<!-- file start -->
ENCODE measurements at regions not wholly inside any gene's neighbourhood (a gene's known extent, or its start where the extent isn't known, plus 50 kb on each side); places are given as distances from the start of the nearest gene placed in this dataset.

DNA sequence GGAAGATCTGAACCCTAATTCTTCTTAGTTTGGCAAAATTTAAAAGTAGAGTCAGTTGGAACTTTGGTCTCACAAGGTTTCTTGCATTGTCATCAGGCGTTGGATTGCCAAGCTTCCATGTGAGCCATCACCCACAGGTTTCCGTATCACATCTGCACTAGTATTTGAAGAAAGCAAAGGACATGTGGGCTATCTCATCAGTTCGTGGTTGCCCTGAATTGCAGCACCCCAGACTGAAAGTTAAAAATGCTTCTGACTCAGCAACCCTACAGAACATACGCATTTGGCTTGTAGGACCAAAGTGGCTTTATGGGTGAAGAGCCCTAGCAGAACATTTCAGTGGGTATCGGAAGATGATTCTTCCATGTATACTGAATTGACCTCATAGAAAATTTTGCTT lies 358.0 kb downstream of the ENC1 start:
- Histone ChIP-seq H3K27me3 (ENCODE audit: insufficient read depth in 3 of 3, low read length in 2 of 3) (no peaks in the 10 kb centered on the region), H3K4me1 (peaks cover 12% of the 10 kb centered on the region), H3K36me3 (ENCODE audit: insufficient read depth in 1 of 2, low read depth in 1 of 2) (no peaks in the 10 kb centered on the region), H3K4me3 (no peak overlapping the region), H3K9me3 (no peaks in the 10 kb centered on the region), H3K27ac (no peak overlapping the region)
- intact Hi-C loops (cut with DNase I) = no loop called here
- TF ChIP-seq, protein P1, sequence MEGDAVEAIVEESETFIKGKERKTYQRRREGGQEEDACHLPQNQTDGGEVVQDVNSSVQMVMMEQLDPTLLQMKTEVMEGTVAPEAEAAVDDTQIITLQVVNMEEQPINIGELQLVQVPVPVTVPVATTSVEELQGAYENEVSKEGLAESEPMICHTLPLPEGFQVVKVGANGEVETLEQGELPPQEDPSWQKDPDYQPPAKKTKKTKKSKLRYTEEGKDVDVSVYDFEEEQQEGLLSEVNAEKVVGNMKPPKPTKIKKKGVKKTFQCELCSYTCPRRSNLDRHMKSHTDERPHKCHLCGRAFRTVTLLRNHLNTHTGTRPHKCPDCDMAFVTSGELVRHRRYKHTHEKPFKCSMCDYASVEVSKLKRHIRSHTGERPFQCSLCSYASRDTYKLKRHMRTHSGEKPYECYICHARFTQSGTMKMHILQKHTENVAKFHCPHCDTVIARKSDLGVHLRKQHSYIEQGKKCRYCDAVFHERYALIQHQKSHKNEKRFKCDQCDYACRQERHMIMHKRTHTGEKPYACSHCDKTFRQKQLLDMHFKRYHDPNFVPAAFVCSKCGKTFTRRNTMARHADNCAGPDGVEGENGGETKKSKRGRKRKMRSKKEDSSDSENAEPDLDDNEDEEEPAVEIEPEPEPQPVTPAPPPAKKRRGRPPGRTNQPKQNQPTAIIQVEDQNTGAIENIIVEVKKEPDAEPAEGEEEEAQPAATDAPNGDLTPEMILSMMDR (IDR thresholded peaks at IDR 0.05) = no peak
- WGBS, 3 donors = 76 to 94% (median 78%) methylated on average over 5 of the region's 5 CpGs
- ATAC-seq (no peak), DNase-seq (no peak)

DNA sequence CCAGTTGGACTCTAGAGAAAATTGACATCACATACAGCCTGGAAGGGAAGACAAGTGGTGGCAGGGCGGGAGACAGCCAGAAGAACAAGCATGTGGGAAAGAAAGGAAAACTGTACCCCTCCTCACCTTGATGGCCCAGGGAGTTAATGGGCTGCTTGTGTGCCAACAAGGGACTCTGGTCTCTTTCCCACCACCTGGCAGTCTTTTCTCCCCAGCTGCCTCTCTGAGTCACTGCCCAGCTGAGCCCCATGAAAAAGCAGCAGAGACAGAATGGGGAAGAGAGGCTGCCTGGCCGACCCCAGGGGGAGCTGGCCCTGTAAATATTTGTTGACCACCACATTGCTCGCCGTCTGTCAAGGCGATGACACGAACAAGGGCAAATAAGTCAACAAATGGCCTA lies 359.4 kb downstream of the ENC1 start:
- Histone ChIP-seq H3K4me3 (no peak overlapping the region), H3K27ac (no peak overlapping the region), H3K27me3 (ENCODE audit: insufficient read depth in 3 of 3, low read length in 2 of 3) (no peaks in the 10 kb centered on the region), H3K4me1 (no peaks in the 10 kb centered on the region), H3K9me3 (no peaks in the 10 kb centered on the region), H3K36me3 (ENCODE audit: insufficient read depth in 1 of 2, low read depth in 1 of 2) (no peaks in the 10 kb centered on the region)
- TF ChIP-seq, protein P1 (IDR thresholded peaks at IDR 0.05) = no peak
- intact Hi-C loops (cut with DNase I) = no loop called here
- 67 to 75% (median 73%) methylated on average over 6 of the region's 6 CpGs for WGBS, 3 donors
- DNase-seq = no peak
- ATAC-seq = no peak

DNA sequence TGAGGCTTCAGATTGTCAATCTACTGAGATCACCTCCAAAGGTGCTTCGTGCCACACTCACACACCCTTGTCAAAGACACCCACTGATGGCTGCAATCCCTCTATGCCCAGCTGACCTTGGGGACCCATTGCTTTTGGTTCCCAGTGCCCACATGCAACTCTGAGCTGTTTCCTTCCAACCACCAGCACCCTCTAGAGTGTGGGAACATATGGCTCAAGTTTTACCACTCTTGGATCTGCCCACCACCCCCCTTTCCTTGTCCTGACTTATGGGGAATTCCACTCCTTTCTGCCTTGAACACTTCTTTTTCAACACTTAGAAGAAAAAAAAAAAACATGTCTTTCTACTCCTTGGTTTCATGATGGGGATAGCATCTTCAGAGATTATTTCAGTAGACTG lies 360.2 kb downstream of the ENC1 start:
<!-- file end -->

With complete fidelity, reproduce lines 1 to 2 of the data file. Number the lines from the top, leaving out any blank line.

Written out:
ENCODE measurements at regions not wholly inside any gene's neighbourhood (a gene's known extent, or its start where the extent isn't known, plus 50 kb on each side); places are given as distances from the start of the nearest gene placed in this dataset.

DNA sequence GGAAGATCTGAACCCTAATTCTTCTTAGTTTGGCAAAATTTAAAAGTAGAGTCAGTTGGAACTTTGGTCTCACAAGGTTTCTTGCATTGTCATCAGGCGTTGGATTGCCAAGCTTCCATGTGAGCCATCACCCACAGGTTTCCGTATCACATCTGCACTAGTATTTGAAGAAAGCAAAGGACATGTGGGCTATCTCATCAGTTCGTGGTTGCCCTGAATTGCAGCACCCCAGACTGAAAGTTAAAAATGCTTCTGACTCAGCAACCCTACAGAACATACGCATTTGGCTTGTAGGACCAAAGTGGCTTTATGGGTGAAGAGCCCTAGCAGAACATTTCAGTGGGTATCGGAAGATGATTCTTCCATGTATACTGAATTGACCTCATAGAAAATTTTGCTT lies 358.0 kb downstream of the ENC1 start: